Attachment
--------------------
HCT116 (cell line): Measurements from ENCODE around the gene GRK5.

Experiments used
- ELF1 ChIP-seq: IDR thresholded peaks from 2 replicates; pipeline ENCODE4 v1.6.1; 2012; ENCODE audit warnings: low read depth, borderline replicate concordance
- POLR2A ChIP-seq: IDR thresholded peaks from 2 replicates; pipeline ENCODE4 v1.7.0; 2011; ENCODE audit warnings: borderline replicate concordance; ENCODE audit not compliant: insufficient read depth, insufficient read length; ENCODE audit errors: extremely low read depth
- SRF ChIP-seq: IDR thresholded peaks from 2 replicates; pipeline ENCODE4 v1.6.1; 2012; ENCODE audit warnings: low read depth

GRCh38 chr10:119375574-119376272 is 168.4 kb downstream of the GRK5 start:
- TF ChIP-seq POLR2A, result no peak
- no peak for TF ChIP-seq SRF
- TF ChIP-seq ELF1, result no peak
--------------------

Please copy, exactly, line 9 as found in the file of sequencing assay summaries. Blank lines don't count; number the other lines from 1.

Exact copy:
- TF ChIP-seq ELF1, result no peak